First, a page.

Scotland outlines plans to double onshore wind capacity by 2030, ramp up regenerative agriculture

Earlier this year

On onshore wind, Scotland currently hosts the bulk of the UK’s installed generation capacity – 8.4GW. The consultation document outlines proposals to secure at least an extra 8GW of capacity by the end of the decade, and a stretch target of up to an additional 12GW.

Because turbine technology advancements have occurred rapidly in the last decade, resulting in larger and more efficient turbines and reductions in cost, the Scottish Government has stated that the proposed targets are achievable.

 It has also stated that new interim targets for renewable generation are likely needed to ensure proper alignment with the UK’s 2050 net-zero target and Scotland’s 2045 net-zero target. Recently confirmed by the UK Government is a requirement for all unabated gas-fired power generation to end by 2035, building on the phase-out of coal-fired power generation in 2024.

Consultation on the proposed targets will close on 21 January 2022. Key points being taken into consideration include supply chain engagement, community support and protecting biodiversity as new wind capacity is installed.

The foreword to the consultation document, penned by Scottish Cabinet Secretary for Net-Zero, Energy and Transport Michael Matheson, reads: “Onshore wind is a cheap and reliable source of electricity generation.

“Scotland’s resource and commitment have seen us lead the way in onshore wind deployment and support across the UK; provisional figures from 2020 show that renewable technologies generated the equivalent of 95.9% of gross electricity consumption, with 58% of that being generated by onshore wind developments. This is a remarkable achievement.

“Our net-zero commitment presents the perfect opportunity to revisit and reassess our original Onshore Wind Policy Statement, published in 2017.”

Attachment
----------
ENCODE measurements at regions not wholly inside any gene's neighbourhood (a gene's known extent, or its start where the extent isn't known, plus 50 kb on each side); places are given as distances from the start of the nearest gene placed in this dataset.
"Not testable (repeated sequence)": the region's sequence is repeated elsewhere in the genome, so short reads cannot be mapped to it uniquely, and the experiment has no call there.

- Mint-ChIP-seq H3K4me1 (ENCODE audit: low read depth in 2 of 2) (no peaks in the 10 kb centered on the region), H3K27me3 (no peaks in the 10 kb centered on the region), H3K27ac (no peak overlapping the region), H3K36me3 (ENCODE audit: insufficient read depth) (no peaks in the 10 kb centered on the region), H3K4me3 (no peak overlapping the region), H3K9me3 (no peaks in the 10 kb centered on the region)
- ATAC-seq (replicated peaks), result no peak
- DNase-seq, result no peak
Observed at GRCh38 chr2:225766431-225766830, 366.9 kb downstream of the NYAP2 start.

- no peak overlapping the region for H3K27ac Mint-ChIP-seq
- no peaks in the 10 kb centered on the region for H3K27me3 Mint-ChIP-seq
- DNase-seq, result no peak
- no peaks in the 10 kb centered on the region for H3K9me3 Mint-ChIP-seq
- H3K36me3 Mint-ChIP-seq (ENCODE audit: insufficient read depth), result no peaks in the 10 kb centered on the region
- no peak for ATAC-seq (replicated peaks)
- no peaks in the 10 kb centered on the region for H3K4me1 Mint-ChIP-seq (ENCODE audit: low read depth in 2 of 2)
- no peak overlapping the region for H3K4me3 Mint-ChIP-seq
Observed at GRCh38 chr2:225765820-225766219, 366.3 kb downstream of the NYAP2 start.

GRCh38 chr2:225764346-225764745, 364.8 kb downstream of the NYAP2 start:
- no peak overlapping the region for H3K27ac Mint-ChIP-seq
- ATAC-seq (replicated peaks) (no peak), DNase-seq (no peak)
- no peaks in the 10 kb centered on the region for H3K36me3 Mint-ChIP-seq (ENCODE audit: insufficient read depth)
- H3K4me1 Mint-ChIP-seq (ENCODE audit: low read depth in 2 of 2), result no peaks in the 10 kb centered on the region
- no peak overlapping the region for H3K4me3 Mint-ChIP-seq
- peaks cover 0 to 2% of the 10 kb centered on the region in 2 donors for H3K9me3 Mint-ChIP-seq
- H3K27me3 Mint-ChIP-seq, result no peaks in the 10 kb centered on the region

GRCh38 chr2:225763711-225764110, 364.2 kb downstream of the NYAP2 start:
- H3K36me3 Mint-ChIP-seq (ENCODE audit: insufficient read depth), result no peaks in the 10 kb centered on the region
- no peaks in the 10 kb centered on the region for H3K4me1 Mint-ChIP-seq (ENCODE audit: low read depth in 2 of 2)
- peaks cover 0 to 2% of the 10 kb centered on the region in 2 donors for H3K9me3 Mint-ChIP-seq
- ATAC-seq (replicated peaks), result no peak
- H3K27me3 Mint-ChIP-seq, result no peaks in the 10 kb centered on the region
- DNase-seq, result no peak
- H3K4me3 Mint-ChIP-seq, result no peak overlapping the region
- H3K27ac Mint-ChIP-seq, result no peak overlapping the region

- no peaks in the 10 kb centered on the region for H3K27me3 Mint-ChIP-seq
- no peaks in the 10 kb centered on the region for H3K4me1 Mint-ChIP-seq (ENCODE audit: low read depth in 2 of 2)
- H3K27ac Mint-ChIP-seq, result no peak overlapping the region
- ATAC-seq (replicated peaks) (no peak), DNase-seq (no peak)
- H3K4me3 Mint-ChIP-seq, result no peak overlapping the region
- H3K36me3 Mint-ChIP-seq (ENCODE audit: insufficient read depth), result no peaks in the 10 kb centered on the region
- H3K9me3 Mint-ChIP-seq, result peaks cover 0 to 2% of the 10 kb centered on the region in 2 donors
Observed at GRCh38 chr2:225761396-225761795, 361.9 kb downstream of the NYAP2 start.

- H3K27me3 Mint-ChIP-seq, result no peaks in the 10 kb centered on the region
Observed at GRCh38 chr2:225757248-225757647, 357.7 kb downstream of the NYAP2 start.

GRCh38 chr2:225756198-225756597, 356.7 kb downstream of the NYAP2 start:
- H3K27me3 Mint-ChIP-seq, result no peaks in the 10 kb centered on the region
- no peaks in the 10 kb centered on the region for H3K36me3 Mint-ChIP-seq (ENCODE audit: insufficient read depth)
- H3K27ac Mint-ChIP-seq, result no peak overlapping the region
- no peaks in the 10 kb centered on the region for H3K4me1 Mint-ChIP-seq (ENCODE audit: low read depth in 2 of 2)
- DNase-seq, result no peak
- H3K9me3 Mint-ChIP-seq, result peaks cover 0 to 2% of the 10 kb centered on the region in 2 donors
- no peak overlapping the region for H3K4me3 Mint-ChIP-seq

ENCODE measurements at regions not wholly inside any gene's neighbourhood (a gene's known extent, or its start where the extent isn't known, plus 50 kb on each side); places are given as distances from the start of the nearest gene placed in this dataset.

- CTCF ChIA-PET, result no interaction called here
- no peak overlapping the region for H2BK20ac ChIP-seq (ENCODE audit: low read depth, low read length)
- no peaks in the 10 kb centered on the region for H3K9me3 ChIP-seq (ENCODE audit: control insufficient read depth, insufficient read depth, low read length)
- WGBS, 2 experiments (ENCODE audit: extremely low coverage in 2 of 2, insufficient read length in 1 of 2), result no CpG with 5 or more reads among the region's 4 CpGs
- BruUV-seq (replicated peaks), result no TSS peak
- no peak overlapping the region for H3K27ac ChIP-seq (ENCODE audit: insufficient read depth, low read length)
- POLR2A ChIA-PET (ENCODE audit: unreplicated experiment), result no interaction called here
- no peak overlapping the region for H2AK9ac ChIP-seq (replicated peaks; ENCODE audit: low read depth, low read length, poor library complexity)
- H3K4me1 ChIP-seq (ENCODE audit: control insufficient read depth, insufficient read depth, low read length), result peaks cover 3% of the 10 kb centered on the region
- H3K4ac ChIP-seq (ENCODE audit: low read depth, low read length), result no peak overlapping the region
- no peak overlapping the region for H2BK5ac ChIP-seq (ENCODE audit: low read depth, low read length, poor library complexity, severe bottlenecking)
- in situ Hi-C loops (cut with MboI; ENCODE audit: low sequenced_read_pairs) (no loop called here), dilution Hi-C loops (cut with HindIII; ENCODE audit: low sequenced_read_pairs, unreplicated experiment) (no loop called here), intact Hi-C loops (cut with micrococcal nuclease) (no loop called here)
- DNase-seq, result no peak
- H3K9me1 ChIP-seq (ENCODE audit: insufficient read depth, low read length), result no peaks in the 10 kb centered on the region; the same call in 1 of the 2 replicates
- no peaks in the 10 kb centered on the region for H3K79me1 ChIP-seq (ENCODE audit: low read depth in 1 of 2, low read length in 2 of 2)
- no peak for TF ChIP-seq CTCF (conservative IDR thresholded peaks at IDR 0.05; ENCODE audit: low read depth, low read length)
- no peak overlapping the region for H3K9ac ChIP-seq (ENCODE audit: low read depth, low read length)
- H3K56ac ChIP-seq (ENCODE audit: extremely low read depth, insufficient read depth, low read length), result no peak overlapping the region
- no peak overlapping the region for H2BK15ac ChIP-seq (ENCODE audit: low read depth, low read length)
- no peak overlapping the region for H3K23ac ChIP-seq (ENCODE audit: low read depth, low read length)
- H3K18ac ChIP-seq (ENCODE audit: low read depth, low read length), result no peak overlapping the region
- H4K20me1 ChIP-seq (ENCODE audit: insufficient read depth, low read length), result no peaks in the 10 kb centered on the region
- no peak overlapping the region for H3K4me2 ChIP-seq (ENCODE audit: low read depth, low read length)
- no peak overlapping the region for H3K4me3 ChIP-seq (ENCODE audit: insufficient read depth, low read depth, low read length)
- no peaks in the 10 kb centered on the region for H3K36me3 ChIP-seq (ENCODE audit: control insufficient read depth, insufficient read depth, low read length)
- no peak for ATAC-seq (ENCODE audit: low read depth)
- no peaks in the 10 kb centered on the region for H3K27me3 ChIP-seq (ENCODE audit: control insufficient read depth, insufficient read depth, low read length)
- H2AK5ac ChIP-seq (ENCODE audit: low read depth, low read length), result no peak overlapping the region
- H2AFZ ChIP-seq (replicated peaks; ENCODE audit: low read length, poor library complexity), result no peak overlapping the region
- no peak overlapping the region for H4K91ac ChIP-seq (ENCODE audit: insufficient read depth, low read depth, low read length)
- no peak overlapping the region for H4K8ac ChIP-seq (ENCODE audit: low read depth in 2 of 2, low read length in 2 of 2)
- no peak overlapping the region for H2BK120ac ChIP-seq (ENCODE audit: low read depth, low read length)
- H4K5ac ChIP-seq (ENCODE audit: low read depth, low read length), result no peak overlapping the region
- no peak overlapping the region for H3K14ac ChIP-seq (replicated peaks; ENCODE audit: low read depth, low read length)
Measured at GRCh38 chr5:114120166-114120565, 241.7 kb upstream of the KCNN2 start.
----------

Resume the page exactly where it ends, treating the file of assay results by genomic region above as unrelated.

Onshore wind is by far Scotland’s largest renewable energy sub-sector in terms of installed capacity; the 8.4GW accounts for 70% of its total installed capacity of 70.5%, according to official Government figures.

Regenerative agriculture

Also announced by the Scottish Government this week is a National Test Programme for regenerative agriculture, under which farmers will benefit from £51m of investment over a three-year period.

Funding will be spent on establishing baseline figures regarding issues such as soil quality, biodiversity and water use; providing education; purchasing equipment and supporting farmers to carry out ongoing carbon audits and nutrient management plans.

Farmers producing beef, dairy, grains and vegetables are set to participate in this initial programme, which the Scottish Government has stated will help the agri-food sector prepare for changes to the agricultural support payment scheme. From 2025 onwards, the climate and biodiversity performance of operations will determine the level of payment that can be claimed.

The UN has ranked the UK in the bottom 10% of nations globally in terms of remaining biodiversity. Activities including mining, fossil energy production, transport system expansions, housebuilding and urbanisation have all contributed to nature loss as well as intensive agriculture.

Earlier this year, the Scottish Government forged an agreement with the Scottish Green Party Parliamentary Group to ensure that its Covid-19 recovery plans are designed to deliver long-term climate, nature and social targets.

Sarah George

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